We read a springtime book without meaning to. We started reading it to Chotto-ma at the end of winter, and as the pages turned, the season did too. It was timed like a perfectly improvised tune. Season and literature jammed, and we read The Secret Garden by Frances Hodgson Burnett, ate chicken noodle soup, and willed the weather to get warmer - Chotto-ma's introduction to unabridged English classics.

Getting a six-year old interested in a book written more than a hundred years ago requires stealthy planning - the language is heavier, the vocabulary unfamiliar, the pace slower, the pleasures quieter. Inspite of that, I wanted Chotto-ma to start with the unabridged version of a great book. Because if you read the abridged first, you often don't get around to the original. But, I was also sure that I wanted her to enjoy it.

We had almost stopped reading aloud to Chotto-ma, because she was doing so much reading by herself. (The first novel she read on her own this year was 'The Story of the Blue Planet' by Icelandic writer Andri Snaer Magnason, about two children who live on a planet with no adults.) Studies show, quite logically, that even when children become completely independent in their reading, a book read aloud to them by a parent continues to have a special place - there's a sense of comfort and connection in shared stories - and that need not end when a child becomes a fluent reader; it's a bond worth keeping as long as you can. We decided to split her books into two categories: she'd read the ones she picked out - like the Roald Dahl she's reading now - and D and I would read to her the classics, and some poetry.

We chose The Secret Garden to start with. The language is not too challenging, and it's a book filled with the beauty of nature, a couple of loud, ill-mannered children, and a happy ending. It also has plenty of overt racism, and that's not a bad thing either - it gave us a chance to talk to Chotto-ma about prejudices and wrongs and rights. She loved the story, looked forward to it every evening, and enjoyed the drama as it unfolded. We also discussed the racist elements of the writing, of how India is portrayed and Indians described as inferior (Mary Lennox, the protagonist, is a little British girl who was born and raised in India till she moved to England to live with her uncle.) It opened up conversations about India's history, the British Raj.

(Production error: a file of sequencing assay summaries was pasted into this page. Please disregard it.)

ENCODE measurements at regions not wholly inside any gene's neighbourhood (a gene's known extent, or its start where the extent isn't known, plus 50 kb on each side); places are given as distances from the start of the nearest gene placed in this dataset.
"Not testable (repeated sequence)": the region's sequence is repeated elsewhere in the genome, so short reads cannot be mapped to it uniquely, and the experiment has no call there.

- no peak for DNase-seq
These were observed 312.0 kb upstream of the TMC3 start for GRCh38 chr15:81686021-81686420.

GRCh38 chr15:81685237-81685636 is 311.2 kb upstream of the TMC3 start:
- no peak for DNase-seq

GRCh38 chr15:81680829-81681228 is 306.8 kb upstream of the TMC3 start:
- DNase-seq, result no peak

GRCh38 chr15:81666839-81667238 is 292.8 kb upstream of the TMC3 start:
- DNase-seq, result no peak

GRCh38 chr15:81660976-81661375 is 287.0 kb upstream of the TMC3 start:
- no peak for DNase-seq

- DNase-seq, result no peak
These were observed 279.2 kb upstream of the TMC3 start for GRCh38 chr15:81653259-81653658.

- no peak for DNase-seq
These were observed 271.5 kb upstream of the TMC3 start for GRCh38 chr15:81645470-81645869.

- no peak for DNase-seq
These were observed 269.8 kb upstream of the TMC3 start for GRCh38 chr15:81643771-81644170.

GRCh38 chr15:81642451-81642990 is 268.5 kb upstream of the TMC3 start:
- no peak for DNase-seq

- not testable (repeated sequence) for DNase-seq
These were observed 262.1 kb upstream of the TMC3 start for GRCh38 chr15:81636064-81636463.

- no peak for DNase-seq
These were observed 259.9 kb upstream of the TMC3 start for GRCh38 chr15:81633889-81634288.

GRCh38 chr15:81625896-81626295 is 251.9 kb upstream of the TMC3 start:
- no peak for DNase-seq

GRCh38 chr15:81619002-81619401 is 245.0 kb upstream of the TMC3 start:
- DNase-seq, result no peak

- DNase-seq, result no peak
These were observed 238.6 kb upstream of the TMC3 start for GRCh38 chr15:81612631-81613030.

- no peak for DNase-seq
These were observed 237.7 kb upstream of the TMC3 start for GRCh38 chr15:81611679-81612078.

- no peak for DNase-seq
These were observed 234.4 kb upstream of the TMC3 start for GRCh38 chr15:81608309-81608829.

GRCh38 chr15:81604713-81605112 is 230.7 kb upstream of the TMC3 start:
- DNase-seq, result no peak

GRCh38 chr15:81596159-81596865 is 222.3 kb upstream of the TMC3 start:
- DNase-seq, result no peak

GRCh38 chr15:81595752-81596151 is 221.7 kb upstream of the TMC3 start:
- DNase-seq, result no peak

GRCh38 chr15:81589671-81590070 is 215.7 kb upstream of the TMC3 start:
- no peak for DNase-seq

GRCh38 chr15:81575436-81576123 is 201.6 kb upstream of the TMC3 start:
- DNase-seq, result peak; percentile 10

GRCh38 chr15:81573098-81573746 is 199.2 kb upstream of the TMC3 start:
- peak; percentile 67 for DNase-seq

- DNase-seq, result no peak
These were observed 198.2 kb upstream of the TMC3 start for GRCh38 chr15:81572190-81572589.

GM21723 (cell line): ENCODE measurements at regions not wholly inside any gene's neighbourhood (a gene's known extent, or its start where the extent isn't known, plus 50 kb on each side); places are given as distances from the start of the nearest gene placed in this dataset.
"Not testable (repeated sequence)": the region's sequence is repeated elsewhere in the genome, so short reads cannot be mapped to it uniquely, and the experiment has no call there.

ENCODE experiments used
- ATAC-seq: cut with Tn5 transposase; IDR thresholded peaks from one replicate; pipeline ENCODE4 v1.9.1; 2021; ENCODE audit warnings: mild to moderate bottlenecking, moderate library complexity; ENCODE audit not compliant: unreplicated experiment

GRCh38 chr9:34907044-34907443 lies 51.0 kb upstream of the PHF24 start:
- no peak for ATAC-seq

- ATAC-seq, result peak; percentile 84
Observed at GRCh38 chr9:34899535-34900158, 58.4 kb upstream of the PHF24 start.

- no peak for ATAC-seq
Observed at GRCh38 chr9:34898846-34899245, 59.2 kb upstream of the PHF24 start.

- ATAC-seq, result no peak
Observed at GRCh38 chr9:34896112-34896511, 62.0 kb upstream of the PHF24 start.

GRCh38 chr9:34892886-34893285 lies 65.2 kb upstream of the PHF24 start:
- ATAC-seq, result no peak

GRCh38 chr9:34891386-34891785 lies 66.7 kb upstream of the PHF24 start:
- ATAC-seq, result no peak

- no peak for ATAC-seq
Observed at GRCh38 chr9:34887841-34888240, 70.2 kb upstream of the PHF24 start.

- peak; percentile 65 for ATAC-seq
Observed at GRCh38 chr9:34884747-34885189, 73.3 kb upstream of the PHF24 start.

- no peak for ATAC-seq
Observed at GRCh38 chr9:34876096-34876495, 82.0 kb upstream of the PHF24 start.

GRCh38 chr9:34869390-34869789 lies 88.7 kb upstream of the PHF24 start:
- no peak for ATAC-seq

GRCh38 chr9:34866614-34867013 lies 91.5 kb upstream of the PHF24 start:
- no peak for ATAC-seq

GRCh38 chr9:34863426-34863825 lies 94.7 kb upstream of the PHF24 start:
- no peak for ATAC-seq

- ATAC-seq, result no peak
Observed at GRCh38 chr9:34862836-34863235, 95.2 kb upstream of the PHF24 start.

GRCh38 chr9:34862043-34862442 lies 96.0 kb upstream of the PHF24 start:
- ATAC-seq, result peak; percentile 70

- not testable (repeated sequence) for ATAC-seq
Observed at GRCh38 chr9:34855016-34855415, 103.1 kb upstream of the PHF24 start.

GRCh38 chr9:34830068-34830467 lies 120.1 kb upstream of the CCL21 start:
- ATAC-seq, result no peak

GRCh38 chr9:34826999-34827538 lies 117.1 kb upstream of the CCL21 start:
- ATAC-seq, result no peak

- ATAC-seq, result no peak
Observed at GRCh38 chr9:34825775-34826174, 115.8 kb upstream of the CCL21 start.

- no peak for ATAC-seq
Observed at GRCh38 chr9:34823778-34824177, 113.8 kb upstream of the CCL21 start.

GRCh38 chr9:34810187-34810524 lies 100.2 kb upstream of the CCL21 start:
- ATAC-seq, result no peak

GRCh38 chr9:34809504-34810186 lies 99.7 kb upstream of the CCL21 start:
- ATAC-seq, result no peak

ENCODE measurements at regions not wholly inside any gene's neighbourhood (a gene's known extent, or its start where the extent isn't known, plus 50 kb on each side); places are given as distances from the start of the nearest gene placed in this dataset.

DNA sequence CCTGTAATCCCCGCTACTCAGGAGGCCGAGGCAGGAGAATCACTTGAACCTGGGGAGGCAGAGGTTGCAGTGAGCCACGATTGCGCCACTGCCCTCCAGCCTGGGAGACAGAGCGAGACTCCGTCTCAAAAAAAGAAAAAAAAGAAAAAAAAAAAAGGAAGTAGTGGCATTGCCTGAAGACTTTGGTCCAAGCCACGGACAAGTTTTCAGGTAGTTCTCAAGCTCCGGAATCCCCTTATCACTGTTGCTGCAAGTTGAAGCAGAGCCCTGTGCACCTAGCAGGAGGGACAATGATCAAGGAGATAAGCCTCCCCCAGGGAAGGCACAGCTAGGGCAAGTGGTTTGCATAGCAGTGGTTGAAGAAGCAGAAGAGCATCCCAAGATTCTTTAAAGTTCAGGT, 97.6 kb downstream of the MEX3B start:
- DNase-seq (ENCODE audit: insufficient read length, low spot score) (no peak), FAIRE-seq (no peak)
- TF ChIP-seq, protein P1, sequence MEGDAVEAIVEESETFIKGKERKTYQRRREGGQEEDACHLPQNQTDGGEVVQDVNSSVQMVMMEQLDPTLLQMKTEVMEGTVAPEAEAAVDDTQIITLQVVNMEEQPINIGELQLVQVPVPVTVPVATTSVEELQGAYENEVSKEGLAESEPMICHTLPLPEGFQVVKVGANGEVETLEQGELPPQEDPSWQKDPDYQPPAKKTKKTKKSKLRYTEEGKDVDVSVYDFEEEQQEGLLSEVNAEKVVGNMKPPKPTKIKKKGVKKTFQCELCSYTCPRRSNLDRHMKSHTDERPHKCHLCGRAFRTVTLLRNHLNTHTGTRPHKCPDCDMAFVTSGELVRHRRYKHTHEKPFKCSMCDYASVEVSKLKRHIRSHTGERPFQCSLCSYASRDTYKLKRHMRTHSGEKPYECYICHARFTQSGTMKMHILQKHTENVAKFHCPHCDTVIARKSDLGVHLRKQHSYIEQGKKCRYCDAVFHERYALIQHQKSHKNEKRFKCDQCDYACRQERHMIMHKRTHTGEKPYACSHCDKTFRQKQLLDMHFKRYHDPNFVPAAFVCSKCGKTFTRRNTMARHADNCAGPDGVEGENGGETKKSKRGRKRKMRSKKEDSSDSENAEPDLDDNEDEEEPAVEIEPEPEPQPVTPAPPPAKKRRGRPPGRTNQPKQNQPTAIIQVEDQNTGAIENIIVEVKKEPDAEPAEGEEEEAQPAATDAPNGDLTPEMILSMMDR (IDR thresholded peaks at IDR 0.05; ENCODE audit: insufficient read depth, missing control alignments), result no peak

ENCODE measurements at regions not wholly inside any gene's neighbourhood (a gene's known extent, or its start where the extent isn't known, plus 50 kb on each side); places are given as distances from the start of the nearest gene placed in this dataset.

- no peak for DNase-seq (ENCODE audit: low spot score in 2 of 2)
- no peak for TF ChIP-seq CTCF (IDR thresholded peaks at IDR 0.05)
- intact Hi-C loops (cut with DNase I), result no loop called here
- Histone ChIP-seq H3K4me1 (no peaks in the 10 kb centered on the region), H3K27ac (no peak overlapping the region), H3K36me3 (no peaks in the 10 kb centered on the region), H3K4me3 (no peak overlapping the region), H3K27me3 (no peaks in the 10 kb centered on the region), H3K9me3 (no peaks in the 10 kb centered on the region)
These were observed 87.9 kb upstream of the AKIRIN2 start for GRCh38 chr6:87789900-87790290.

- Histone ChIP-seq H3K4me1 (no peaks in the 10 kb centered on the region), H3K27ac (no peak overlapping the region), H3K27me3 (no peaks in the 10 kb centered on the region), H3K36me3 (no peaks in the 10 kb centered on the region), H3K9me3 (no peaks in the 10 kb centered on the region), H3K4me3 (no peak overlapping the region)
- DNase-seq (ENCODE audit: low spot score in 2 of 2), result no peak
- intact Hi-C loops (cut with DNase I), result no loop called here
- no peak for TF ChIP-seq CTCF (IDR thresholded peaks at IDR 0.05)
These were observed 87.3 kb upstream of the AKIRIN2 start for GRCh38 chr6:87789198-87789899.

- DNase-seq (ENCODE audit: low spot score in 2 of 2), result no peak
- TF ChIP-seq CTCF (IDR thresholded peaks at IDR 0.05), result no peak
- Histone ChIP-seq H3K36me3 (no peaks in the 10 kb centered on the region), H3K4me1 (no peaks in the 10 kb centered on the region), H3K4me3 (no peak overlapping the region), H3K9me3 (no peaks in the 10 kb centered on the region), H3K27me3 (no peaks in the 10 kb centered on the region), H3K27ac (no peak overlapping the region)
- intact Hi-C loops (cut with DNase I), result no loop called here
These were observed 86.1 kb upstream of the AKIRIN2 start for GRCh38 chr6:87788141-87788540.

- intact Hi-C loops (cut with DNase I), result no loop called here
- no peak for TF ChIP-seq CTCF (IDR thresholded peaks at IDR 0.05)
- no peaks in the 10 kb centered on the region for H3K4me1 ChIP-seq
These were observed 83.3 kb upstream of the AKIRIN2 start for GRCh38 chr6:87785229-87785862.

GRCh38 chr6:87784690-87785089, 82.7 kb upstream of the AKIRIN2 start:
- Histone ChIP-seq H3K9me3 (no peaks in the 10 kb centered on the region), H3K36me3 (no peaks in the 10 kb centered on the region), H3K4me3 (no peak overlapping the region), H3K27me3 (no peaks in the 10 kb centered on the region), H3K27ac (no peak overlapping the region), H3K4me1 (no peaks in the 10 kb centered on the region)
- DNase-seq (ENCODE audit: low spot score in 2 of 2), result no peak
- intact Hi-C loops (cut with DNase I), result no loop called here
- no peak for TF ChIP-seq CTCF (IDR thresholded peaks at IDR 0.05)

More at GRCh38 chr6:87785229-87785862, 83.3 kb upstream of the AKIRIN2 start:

Our next read-out might be E. Nesbit's The Railway Children. But no matter which classic you choose, I'd highly recommend reading it to your child to begin with instead of handing them a beautiful hardbound copy. Guide them into an older time and an older language, till they find their feet and are comfortable enough to read one by themselves. 

Goodness, I'll stop right there. I sound far wiser than I am. Ignore this unwanted advice by all means, but I beg you, DO NOT ignore the noodle soup that comes with it. It's our any-weather soup. It's a soup to read with, to listen to the birds with. It's a well-meaning soup, much like this post.

Chicken Noodle Soup

Ma would often make this soup when we were young. She'd throw in scraps of chicken and bits of vegetables left over from the week, and suddenly we'd have the most wonderful smell wafting out of the kitchen. Our Spring is cold and windy still, and I needed this. Like birdsong, it makes everything better.


The vegetables really depend on what you have at home, but these are what works really well. You also won't find quantities for the vegetables in this recipe - since it's meant to be made with whatever you have left over, feel free to put more of one, less of another.

4 chicken thighs, skin on
Cabbage, cut in big cubes
Mushrooms, cut in half if small, or quartered
Courgette, diced in thick circles, then halved so you have semi-circles
Carrots, diced diagonally
Cauliflower, cut in small florets
2 cloves of garlic, crushed
A few whole black peppercorns, crushed coarsely (the ready-powered version really doesn't do it!) 
Spring onion, chopped fine, white part and green part separate
A bayleaf

In a deep pot, heat 8 cups of water. Add chicken, garlic, white part of spring onion, bayleaf, salt. Simmer on medium heat.
After about 15-18 minutes, start adding the vegetable in order of cooking time. In this case - cabbage, cauliflower and carrots together in first, and after about 6 minutes, mushrooms and courgette.
Add more water if needed, check salt. You want a nice, thin broth, full of flavour.
Once the mushrooms and courgette are in, don't simmer for more than 1 minute, and take off the heat.
Take the chicken out. Get rid of the skin. Shred the meat in pieces and put it back in the soup.
Serve with pepper and the chopped green part of the spring onion.